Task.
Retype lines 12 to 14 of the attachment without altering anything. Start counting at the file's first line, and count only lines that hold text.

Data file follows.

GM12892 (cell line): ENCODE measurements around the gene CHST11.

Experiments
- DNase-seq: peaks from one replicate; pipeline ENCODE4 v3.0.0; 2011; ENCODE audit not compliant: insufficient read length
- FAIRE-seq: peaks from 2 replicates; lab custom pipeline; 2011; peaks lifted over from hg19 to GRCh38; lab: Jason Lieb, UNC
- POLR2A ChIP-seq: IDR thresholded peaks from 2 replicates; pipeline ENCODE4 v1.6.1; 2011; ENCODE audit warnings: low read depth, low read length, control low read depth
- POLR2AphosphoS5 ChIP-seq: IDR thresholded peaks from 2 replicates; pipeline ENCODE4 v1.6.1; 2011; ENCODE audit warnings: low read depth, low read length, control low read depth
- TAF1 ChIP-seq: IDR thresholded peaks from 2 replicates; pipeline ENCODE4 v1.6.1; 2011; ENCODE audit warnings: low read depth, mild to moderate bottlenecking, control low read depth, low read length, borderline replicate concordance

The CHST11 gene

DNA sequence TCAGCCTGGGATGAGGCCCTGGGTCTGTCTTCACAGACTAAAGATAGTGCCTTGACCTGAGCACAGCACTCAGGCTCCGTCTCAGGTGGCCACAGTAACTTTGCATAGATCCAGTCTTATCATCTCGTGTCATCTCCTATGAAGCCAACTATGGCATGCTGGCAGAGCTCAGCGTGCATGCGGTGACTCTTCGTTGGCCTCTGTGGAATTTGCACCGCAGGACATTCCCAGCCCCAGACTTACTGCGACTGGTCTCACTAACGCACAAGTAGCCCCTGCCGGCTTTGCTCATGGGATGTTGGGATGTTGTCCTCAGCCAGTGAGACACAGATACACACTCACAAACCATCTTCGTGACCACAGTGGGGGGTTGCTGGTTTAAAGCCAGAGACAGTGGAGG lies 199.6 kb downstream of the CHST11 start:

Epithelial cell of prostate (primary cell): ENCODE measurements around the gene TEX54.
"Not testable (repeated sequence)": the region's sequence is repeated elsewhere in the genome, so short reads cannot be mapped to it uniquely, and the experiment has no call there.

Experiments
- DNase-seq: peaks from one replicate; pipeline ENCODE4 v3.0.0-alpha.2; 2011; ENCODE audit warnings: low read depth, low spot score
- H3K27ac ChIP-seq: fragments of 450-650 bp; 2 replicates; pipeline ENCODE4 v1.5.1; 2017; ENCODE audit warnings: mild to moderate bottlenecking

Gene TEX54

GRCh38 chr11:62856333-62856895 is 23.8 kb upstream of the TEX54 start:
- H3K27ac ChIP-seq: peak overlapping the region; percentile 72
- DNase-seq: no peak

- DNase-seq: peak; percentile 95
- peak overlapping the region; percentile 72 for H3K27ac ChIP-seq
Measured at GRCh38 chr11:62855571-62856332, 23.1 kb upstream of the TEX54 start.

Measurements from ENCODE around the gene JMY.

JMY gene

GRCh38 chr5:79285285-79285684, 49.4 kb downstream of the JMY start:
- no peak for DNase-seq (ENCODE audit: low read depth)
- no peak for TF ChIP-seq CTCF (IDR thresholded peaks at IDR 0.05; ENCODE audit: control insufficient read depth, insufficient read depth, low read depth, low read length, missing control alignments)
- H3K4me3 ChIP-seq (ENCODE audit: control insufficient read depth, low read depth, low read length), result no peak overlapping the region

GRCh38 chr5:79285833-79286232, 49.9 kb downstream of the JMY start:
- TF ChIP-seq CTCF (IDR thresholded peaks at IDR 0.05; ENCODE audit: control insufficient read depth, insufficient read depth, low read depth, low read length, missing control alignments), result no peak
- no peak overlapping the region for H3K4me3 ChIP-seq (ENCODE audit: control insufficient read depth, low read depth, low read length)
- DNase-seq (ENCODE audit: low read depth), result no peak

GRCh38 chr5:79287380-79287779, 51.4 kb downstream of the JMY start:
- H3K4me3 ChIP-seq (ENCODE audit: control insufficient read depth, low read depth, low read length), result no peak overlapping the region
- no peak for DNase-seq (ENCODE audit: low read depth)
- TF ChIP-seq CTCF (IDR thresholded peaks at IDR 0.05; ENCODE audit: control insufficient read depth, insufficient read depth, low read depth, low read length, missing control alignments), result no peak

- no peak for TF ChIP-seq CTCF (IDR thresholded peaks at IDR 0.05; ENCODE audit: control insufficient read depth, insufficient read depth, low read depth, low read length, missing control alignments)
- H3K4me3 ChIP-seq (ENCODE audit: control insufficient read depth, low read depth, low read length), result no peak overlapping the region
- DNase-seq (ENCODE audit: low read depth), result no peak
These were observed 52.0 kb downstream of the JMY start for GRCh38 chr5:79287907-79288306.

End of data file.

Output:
Experiments
- DNase-seq: peaks from one replicate; pipeline ENCODE4 v3.0.0-alpha.2; 2011; ENCODE audit warnings: low read depth, low spot score
- H3K27ac ChIP-seq: fragments of 450-650 bp; 2 replicates; pipeline ENCODE4 v1.5.1; 2017; ENCODE audit warnings: mild to moderate bottlenecking